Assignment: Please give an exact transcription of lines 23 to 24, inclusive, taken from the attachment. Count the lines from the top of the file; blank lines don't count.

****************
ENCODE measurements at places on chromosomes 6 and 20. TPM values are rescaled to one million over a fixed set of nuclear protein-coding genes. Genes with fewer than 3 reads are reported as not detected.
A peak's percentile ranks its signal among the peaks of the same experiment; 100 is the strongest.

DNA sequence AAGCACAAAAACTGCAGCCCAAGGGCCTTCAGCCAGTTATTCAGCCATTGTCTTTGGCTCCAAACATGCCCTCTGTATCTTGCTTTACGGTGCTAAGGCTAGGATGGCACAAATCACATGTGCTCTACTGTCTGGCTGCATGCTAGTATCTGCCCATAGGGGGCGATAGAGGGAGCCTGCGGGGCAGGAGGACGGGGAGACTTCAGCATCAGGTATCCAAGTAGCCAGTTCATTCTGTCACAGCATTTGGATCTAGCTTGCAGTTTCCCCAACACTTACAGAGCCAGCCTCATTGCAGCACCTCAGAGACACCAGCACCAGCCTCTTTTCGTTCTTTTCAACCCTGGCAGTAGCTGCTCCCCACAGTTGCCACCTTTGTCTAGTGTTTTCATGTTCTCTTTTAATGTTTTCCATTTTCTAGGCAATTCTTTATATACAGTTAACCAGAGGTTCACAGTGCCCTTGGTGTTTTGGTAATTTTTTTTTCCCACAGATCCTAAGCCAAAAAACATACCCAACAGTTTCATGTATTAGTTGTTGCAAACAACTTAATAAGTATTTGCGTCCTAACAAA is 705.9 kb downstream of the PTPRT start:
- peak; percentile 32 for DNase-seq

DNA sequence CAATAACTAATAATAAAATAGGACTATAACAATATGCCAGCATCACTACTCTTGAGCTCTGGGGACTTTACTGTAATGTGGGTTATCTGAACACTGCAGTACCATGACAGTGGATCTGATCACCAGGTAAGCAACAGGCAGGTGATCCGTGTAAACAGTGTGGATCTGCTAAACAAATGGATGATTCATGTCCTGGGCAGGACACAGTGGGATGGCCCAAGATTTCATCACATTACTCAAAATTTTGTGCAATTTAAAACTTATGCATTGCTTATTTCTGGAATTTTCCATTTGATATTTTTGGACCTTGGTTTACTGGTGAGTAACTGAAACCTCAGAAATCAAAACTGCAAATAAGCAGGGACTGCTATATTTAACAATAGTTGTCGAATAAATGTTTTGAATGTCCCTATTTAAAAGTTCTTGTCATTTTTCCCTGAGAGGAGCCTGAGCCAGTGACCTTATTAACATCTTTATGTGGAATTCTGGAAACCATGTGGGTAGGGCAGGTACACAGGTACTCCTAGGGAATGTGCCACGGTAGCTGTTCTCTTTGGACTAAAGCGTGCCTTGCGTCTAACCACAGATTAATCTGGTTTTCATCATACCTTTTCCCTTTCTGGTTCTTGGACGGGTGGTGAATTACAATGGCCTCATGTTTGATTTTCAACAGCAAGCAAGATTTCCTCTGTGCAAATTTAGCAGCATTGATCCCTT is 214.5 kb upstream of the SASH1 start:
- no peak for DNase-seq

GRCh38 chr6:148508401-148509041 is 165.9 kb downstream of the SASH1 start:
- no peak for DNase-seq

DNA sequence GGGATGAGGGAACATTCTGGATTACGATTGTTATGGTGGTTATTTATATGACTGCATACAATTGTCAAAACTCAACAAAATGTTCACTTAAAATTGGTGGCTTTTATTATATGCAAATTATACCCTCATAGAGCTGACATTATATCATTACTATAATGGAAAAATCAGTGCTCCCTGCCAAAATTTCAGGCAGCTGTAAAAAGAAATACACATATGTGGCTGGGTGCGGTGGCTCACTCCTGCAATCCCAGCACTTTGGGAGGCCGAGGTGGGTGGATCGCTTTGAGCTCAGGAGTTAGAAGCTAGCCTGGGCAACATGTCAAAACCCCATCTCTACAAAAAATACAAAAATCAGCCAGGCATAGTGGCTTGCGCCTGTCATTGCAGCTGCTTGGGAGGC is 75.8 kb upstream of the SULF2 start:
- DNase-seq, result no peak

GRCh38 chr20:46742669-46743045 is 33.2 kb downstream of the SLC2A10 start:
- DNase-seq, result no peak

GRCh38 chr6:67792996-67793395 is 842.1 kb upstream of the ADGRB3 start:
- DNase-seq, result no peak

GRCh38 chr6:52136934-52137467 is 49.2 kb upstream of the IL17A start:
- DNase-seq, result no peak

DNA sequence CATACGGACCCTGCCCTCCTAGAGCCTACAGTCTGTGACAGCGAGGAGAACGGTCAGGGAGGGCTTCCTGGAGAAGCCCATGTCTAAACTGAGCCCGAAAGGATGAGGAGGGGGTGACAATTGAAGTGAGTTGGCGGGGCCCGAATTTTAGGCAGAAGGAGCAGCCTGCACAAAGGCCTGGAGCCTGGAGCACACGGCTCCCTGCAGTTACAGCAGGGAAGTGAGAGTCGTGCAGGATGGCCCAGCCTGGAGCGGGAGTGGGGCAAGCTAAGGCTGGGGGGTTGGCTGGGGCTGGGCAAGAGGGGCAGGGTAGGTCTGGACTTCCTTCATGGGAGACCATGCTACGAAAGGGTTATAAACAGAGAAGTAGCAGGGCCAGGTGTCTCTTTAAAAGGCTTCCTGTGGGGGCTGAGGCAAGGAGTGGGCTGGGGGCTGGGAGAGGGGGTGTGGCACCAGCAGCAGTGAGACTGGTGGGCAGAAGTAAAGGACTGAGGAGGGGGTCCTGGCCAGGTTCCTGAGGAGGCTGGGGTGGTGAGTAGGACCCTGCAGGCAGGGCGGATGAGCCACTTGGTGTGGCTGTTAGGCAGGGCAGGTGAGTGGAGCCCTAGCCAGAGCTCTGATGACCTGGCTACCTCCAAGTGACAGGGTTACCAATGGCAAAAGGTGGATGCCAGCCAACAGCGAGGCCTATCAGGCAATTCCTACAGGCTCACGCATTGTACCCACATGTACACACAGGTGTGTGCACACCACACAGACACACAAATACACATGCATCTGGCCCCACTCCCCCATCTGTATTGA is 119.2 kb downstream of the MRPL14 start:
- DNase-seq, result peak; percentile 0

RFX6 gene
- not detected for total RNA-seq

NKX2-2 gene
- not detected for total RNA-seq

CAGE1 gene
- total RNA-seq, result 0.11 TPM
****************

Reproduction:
CAGE1 gene
- total RNA-seq, result 0.11 TPM